embrace slut teaser
embrace slut teaser

I Embrace the Word ‘Slut,’ and Here’s Why You Should, Too

I have four pieces of jewelry I wear daily: My tragus ring, my (very gauged) nipple ring, a black tiger’s eye stud I received as a bar mitzvah gift over a decade ago and, last but not least, a necklace that reads SLUT in capital letters.

Almost daily, I get complimented on my necklace. Usually by gay men and women.

Among many other labels, I identify as a proud slut. Akin to words like “queer” and “dyke,” I feel as if I’ve reclaimed this word. What differs about slut as opposed to “queer,” “dyke” and even “faggot” (which is in the midst of being reclaimed by many gay men), is that slut isn’t inherently a homophobic word but rather a misogynistic one. It’s typically used to police women’s bodies and behaviors. Straight men aren’t “sluts” but rather “players.” They’re praised for sleeping around as opposed to punished. This double-standard has existed for what seems like forever.

Some gay men get called sluts as well, though, and from what I’ve gathered, it seems like it’s typically bottoms who are deemed slutty rather than tops. That’s almost surely because bottoms are deemed as taking on the ‘woman’s role’ during sex, as they are the ones being penetrated.

Needless to say, women can be tops and take a more dominant role during sex, just like men. Nevertheless, gender roles often extend into the bedroom (especially for straight individuals).

Now that we’ve got that out of the way, here are 5 reasons why I’ve reclaimed the word slut.

 

1. The word “slut” is sex-positive.

This reason is the most obvious, but it’s still worth mentioning. Despite the fact that we’ve come a long way, we live in a sex-negative society rooted in Puritan values. Promiscuity, kinks, BDSM and non-monogamous relationships are still deemed ethically immoral by many.

Reclaiming the word “slut” and identifying as one illustrates there’s nothing wrong with being sexual. Moreover, there’s nothing wrong with speaking openly about sex. It’s not something that needs to be discussed behind closed doors. It’s not something to be ashamed of. It’s something to love and embrace.

 

2. The word “slut” reveals my honesty.

I don’t take my necklace off for anyone — first dates included. Almost every time my date will comment on my necklace. It’s something I want them to see, as it lets them know where I stand sexually. It gives them an idea of my past sexual behavior and what I want my sexual behavior to be going forward (at least at this point in my life). If they’re not on board with it, they should jump ship now.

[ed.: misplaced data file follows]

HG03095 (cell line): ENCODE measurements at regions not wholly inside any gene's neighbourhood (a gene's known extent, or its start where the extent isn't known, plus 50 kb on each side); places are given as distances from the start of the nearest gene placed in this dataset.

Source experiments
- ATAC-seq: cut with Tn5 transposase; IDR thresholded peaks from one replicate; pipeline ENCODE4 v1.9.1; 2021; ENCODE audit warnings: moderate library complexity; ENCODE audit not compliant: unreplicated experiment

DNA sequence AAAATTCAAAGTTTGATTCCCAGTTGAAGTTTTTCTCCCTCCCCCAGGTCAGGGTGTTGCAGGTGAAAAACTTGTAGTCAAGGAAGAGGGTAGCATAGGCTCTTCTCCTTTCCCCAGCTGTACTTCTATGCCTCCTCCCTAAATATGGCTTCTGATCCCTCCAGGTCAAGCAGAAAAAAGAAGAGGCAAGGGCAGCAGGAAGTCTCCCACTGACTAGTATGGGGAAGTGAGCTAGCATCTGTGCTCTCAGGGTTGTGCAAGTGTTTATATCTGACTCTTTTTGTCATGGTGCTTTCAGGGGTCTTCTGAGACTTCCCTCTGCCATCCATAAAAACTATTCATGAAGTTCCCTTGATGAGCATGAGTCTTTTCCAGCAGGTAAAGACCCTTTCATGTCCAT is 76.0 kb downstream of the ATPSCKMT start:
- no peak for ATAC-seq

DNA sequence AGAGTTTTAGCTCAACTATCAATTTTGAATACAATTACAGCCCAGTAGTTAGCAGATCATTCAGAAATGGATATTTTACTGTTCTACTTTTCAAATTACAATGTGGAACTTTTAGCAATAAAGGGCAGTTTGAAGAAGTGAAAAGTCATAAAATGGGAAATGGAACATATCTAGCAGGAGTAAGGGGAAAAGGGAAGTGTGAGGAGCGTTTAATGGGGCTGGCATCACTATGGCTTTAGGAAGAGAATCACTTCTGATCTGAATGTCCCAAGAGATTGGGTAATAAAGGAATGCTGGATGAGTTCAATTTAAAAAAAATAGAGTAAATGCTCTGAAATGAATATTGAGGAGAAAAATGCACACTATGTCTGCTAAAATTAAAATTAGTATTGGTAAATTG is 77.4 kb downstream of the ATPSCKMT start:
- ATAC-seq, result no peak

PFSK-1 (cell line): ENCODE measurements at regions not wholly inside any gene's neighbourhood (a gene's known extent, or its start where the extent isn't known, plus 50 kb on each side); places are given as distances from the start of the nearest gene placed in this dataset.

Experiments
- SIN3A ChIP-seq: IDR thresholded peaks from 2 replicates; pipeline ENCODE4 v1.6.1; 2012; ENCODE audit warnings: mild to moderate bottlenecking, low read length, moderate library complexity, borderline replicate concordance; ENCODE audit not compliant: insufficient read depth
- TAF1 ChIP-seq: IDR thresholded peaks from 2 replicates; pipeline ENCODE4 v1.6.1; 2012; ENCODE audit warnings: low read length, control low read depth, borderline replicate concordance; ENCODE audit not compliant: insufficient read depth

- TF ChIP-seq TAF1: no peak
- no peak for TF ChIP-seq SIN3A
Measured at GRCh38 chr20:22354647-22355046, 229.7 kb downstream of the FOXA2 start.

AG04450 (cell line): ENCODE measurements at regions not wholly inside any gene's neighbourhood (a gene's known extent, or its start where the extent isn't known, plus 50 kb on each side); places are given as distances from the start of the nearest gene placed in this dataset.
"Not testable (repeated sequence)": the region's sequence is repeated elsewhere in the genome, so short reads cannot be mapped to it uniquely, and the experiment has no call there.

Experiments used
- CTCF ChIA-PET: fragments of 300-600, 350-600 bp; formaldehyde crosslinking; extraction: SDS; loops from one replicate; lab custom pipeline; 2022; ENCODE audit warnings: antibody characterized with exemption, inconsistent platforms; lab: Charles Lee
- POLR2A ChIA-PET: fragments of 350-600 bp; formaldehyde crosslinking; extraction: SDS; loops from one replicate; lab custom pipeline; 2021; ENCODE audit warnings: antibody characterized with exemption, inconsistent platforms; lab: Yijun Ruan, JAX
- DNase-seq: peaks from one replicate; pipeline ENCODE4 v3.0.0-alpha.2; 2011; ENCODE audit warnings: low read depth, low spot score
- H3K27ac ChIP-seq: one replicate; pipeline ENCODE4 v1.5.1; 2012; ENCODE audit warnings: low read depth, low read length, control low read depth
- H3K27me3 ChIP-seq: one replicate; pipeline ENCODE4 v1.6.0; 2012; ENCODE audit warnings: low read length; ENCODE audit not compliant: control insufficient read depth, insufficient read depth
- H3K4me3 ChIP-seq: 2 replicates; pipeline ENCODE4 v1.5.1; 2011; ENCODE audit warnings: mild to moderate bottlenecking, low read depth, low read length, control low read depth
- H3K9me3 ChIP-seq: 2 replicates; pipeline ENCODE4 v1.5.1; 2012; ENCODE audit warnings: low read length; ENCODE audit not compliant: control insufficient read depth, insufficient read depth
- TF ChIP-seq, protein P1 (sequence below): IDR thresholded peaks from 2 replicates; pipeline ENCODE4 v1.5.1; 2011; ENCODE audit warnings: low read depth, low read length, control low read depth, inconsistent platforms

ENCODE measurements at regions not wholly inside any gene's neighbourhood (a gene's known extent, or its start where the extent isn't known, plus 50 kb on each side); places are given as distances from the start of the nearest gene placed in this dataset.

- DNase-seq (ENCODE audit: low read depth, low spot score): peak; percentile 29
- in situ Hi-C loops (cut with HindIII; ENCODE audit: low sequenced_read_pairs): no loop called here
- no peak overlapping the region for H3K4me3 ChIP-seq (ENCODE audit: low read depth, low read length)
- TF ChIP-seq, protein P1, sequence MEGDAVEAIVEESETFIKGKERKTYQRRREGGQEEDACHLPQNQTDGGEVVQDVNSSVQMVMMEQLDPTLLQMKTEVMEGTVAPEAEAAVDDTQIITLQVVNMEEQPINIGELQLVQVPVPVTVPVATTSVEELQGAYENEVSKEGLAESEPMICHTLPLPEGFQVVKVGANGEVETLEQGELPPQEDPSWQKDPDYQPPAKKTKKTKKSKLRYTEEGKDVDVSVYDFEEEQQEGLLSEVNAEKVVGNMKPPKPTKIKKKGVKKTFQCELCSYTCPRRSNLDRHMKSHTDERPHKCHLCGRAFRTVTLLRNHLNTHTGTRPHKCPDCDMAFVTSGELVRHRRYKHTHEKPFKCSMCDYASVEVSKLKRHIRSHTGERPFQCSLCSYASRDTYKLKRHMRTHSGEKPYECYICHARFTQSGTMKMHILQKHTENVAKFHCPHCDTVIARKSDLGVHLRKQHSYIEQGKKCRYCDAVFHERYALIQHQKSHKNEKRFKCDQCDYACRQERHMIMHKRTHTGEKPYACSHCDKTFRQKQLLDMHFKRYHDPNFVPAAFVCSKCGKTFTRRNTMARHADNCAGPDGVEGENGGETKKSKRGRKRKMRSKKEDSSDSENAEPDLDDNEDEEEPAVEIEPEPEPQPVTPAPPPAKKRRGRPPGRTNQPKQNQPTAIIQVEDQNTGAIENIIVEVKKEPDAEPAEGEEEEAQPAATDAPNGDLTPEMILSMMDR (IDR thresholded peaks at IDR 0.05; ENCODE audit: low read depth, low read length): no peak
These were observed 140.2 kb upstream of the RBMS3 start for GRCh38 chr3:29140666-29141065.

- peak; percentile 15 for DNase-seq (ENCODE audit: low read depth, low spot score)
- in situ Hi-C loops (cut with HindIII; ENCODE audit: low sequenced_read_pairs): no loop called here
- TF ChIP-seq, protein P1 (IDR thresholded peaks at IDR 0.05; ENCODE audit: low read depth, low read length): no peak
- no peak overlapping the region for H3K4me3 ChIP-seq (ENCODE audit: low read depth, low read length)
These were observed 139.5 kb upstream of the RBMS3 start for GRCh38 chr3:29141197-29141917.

Often sluts hide their sexual activity or downplay it, fearing judgement and rejection from others. This can lead to lying about sexual activity, which is actually unethical and can be a matter of physical safety. Because while there’s nothing wrong with sleeping around, there is something wrong with lying about your sexual behavior and putting someone else’s health at risk.

 

3. The word “slut” reveals my personality.

I think there’s something playful in reclaiming the word “slut.” It shows that I don’t take the world — or myself, for that matter — too seriously. That’s not to say I don’t respect myself or anything like that. Of course I do. I think it has to do more with the fact that I’m a fun person. I’m open-minded. I’m down to explore new things, both sexually and otherwise. I think it speaks volumes to who I am.

 

4. The word “slut” undermines gender roles.

I spoke to this earlier, but I believe identifying as a word typically used to shame and police women undermines gender roles. It not only reveals that, yes, men can also be sluts, but that being “slutty” isn’t a bad thing. It’s not immoral or unnatural. It’s simply a double-standard that men have used to control women. I think this is why women compliment me on my necklace significantly more often than straight men.

 

5. The word “slut” takes power away from haters.

I always hated the phrase “sticks and stones may break my bones, but words will never hurt me.” This old adage has got to be one of the stupidest ones there is. Words may never physically hurt, but of course they hurt. And while a broken bone eventually heals, the wounds we receive from being called certain things may never go away. They stick with us forever, like a black cloud looming over us.

So instead of making the claim that words don’t hurt, I think a better thing to do is reclaim those words — to change the connotation of the word so it no longer is packed with venom, shame and bigotry. This is something many folks have done with words like “fat” and “fag.” If you no longer believe the word to be a bad or hurtful, the word no longer holds power to hurt you.

 

So, yeah, I’m a big old proud slut. I’m honest about it. I’m open about it. I’m safe about it. I love sex, and everything about it. (Well, not the STIs.) The word “slut” speaks volumes to who I am as a person. It doesn’t mean I sleep with everyone, because I still have standards and attractions. It also doesn’t mean I like being touched without consent. It just means I’ve embraced the sexual component of my identity, and I’m not willing to let others’ judgements alter my behavior.